7 Bizzare Burial Rituals Across The Globe: Know How Different Countries Bid Goodbye To Dead Ones!

7 Burial Rituals Across The Globe: Know How Different Countries Bid Goodbye To Their Loved Ones

Death and bereavement is a part of human development. Individuals react differently to the death of their loved ones. Some people die a natural death while others unpredictably leave us. Hence, grieving and saying goodbye to a loved one is extremely important and is also considered healthy. It helps us move on and yet keeps them alive in our memories in every possible way.

There are broadly two ways to bid farewell to the departed- burial and cremation. Different religions and different countries believe in different beliefs. Here are a few peculiar and offbeat burial and cremation rituals that you might never have heard of.

Antyeshti, India

Antyeshti is a Sanskrit word which means, “The last sacrifice”. It is also referred to as antim sanskar, antya kriya, or vahni sanskara. The body is carried by four people on their shoulders to the cremation ground by the banks of a river accompanied by family and friends.

The feet of the person face south. Then, preferably the eldest son or a male griever offers dry wood to the body, recites a hymn, and places sesame seeds and rice in the mouth of the dead person.

An earthen pot is filled with water and a hole is made in it. The lead griever circles around the body and breaks the pot near the head. The body is then set on fire. The ceremony is completed when the priest pierces the skull with a stake to release the spirit.

After the ceremony, the burnt ashes are collected and these ashes are offered into the Ganges or the nearest river or sea. This ceremony is called “Asthi visarjan”.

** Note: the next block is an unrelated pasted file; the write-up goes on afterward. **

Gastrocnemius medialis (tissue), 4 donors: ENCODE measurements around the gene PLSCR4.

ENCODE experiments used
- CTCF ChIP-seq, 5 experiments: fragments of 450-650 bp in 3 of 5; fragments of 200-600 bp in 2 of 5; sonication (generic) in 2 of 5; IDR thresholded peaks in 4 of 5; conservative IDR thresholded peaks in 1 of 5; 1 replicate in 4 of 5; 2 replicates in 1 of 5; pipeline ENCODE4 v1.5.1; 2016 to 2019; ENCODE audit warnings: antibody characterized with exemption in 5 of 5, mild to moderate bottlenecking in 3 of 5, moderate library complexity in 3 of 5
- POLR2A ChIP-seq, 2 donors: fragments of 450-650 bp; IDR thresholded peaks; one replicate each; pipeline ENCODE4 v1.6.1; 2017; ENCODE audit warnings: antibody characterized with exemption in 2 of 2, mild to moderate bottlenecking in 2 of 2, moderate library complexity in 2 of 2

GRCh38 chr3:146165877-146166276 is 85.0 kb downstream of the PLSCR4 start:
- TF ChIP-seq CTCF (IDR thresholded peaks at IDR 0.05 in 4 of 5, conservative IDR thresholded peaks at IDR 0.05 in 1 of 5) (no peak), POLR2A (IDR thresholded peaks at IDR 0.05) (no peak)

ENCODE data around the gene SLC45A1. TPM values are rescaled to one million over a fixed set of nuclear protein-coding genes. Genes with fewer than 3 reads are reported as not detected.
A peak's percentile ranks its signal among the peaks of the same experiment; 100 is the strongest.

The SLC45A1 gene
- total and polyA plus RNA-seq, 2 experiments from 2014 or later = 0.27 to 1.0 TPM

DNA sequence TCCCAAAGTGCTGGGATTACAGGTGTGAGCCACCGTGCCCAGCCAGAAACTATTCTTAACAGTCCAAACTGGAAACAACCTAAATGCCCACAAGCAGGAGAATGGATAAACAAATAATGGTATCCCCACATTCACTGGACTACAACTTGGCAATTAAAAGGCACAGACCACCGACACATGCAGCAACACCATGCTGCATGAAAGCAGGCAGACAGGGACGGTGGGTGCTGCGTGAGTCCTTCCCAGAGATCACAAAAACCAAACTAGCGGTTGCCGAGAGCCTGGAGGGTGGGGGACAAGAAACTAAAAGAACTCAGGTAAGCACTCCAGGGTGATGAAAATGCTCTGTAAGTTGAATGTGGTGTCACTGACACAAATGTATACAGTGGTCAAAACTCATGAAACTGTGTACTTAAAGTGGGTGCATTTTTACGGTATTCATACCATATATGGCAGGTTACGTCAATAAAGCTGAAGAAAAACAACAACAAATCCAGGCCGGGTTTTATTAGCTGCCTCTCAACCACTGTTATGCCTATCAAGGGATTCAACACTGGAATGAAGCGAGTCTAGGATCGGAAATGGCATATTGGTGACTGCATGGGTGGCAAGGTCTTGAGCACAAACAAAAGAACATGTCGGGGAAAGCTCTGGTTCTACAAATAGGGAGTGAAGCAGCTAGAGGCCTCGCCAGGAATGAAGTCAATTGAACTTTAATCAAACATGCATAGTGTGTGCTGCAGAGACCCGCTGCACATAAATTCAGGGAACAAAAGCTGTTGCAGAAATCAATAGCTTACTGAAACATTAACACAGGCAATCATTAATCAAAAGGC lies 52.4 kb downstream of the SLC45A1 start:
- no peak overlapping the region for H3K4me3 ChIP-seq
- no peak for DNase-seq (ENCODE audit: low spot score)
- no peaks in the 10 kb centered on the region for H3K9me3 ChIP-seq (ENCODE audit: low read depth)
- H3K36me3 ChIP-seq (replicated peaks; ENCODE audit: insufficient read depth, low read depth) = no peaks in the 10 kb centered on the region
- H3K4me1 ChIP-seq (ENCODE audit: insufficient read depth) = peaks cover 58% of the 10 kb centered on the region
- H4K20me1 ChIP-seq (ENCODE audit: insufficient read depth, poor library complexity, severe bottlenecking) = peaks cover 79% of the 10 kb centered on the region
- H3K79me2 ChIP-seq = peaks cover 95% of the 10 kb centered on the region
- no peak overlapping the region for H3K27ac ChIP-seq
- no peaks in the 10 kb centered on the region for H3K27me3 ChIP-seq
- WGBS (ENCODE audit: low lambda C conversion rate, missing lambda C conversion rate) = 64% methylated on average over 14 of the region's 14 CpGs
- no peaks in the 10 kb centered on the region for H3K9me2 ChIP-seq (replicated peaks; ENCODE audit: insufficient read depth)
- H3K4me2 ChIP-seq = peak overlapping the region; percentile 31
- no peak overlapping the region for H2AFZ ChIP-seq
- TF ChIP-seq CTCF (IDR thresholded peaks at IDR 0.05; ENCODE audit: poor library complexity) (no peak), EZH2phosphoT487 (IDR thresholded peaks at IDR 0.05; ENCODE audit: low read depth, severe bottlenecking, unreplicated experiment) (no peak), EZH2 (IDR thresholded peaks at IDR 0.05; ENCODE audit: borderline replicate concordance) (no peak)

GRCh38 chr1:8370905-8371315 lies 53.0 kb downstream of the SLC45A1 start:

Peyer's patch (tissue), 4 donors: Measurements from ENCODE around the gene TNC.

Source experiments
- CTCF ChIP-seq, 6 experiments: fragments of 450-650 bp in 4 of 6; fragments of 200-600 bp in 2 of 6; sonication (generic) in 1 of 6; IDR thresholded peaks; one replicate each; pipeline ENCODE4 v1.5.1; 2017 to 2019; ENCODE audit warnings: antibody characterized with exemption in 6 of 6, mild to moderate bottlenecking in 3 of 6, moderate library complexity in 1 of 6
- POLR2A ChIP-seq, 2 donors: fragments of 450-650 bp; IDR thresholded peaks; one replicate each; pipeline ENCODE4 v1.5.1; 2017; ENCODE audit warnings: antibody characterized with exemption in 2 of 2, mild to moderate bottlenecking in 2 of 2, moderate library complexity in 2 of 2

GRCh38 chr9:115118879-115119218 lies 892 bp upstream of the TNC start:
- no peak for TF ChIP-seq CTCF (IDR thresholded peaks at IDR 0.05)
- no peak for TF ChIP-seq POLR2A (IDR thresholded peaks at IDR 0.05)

Jade Burial Suit, Han Dynasty, of China

A jade burial was performed when a member of the royal family died. The jades that were used to make the tomb were usually rectangular or square however, archeologists found some tombs with triangular and rhombic jades too.

It was a very expensive burial and hence the royal families could afford such an extravagant burial. It took several years and a lot of labor to make one such tomb for the royal family.

According to the book of Later Han, a different kind of thread was used to bury different people. For instance, the gold thread was used for the tomb of an emperor. A silver one was used for the princes, princesses, and dukes of the court. The sons and daughters of price and princesses were given a copper thread and the artists and other men of the court were given a silk thread.

Sky burial, Tibet

Sky burial is a burial ritual performed in Tibet. It is quite disturbing and yet an intriguing sort of burial. In this, the corpse is brutally dragged to a mountain, chopped into pieces, and then thrown into a d